Next, she needs to develop a plan to counter those high times – when she is at her desk, or at night in the bathroom. Here she tries to be aware of where her hands are at all times. She may decide to wear gloves or keep her fingernails short or put a Band-Aid over a blemish. And as soon she realizes she is starting to scratch or survey her skin, she needs to stop and take a break and do something behaviorally to lower her stress, such as deep breathing, taking a walk around the building, going to get a snack, talking to a colleague to break the pattern.
At night she needs to do the same: know what she is going to do differently before she goes into the bathroom, such as not look in the mirror (or cover it up) or only brush her teeth and walk out. Now if she successfully does this she needs to expect that her anxiety will ramp up. Why? Because she has broken the pattern and the circuits in her brain are going crazy. Here, she is going to pat herself on the back for doing a great job, for taking the risk, and do something that distracts her such as reading a good book or calling a friend.
2. Build anxiety management into the everyday. This is about treating the underlying disorder. Here Annie talks with a doctor about taking a medication such as an SSRI to reduce her overall anxiety level, or she increases exercise or does yoga or meditation. By having healthy routines that lower her anxiety threshold she is less vulnerable to being triggered.
3. Work on self-criticism and other patterns. Those prone to anxiety often tend to be self-critical, sometimes perfectionistic, tend to avoid confrontation with others, and instead accommodate and internalize their feelings. The larger goal is changing all of the above – pushing back against their critical voice, practicing lowering their expectations, learning to tolerate other’s strong emotions and speaking up, and being assertive rather than accommodating and collapsing. This takes work and dedication to these goals.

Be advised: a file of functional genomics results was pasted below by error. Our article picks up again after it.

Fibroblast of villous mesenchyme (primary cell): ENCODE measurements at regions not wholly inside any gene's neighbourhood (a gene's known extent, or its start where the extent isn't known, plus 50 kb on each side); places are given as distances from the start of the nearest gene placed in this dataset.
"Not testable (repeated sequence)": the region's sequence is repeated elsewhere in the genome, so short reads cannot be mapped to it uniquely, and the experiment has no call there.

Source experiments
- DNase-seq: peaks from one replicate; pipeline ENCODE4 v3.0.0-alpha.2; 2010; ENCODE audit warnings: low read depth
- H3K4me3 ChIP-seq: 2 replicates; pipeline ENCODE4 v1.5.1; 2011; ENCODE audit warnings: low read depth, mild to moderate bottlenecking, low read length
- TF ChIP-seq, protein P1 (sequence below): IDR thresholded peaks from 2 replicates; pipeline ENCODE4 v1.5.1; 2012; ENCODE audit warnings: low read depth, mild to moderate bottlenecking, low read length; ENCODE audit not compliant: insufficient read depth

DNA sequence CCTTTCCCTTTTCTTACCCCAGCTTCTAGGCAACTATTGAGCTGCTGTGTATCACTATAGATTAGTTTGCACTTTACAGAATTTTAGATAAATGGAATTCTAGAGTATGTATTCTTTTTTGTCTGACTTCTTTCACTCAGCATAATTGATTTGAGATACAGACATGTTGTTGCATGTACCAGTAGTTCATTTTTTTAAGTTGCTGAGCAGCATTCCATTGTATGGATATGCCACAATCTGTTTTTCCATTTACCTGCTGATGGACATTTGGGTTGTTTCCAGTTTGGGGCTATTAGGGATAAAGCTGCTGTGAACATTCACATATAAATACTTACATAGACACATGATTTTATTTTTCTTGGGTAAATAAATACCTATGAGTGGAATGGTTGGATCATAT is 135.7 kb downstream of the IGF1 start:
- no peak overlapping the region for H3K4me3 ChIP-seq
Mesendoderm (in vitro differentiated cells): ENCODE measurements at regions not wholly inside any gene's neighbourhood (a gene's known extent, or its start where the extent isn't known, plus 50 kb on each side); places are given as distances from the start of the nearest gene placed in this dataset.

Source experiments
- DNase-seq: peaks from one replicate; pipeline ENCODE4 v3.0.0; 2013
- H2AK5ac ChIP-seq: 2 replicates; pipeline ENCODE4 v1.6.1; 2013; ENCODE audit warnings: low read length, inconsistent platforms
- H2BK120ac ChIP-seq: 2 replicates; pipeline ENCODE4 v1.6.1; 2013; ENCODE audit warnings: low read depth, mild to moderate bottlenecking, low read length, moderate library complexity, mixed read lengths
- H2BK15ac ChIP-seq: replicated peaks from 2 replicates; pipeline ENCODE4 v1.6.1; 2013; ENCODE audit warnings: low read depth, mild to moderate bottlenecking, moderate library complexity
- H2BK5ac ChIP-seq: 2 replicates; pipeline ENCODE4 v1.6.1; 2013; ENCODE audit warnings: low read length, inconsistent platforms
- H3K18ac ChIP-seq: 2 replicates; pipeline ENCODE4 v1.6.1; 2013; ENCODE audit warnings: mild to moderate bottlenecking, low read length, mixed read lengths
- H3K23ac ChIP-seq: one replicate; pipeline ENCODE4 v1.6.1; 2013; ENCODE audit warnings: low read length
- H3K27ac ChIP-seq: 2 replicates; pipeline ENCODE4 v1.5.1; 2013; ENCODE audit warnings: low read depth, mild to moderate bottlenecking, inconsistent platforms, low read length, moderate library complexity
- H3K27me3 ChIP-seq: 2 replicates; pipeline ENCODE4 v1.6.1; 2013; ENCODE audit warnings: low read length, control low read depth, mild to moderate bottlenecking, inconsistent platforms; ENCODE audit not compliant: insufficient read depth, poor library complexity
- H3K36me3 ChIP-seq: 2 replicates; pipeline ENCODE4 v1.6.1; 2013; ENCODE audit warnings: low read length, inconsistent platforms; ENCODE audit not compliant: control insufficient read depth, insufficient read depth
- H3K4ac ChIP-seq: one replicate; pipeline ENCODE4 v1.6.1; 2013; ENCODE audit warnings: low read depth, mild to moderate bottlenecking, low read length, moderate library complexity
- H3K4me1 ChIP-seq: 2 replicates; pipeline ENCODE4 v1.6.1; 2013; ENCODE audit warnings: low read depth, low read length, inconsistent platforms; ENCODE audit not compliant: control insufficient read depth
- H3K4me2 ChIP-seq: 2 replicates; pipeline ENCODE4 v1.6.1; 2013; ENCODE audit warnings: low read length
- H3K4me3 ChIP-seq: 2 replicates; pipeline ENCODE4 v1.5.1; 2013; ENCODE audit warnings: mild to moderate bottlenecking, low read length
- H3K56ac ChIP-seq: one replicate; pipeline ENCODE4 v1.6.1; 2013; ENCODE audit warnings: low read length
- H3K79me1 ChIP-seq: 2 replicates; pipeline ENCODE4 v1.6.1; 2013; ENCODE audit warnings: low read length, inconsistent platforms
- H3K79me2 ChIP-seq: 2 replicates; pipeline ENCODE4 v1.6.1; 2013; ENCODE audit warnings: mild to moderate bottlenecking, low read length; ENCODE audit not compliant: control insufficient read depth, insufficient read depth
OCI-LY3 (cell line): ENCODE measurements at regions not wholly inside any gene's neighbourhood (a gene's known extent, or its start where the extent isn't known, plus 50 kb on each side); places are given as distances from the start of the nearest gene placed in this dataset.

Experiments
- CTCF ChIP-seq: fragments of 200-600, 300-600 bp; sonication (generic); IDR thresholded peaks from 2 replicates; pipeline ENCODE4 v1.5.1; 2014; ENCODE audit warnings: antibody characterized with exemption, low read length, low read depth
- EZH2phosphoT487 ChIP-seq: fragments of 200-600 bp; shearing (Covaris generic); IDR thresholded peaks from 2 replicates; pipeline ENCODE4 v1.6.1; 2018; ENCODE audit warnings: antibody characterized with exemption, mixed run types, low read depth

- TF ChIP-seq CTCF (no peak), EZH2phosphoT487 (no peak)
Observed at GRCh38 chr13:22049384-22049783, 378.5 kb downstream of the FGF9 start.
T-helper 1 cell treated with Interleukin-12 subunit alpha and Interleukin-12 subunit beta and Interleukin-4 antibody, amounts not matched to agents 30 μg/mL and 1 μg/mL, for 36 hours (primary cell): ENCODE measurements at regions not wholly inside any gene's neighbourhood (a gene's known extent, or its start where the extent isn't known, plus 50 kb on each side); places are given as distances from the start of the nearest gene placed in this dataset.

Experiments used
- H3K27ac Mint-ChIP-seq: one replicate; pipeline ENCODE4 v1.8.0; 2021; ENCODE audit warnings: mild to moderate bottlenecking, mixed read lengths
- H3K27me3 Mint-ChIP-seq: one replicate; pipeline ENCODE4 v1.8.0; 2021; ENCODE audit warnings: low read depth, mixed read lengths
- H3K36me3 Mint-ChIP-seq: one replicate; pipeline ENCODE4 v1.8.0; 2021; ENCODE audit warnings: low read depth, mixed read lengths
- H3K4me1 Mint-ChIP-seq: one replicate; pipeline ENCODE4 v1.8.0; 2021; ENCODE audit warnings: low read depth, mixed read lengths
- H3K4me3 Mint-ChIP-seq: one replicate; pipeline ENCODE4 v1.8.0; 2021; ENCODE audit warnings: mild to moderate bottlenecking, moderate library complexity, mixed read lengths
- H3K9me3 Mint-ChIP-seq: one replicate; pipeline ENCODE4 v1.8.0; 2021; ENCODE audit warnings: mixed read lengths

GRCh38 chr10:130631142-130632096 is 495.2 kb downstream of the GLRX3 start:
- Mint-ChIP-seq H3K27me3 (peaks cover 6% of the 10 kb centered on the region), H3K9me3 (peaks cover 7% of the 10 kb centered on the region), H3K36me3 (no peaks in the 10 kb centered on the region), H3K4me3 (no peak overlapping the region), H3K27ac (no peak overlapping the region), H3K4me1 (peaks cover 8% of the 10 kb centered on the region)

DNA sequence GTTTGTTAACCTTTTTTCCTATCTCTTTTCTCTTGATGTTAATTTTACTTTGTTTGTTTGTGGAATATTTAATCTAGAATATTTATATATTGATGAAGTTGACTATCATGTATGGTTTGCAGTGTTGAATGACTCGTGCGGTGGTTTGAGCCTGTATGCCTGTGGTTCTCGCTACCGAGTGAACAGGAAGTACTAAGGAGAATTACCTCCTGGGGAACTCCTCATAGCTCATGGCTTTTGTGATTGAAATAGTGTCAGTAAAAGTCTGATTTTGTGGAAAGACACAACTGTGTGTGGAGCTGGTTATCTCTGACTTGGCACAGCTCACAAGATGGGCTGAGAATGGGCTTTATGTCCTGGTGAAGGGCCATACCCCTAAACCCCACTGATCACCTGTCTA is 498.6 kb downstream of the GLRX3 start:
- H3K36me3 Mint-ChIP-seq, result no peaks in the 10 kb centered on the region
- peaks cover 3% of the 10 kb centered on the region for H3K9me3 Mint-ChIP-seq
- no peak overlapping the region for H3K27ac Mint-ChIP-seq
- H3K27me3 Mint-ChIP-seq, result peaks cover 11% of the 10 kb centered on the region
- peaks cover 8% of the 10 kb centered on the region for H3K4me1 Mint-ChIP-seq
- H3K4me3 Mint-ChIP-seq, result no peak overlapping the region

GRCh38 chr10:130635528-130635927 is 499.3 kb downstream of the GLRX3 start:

- Explore therapy. Cognitive-behavioral therapy is an evidence-based treatment for OCD and related disorders. A good therapist can give you new ways of looking at your problems, help you change your self-talk, develop behavioral plans and teach stress-reduction tools, as well as helping you begin to tackle underlying challenges such as internalization and perfectionism.
- Consider medication. Many primary-care physicians are comfortable prescribing medications to help lower your overall anxiety level. If you are worried about becoming dependent on medications, think instead about using medication to jump-start the breaking of the OCD cycle. Often using them for a few months until the behavioral changes kick in can be exactly what you need.
- Get active. Therapy and meds are means to an end, ways of helping you reduce your overall anxiety/stress level, behaviorally breaking the brain circuits by proactively knowing your triggers and then plotting out and doing something different. But the starting point is intention – the desire to stop being a victim of your own habits – and action – taking concrete steps to change patterns and get the support you need to be successful.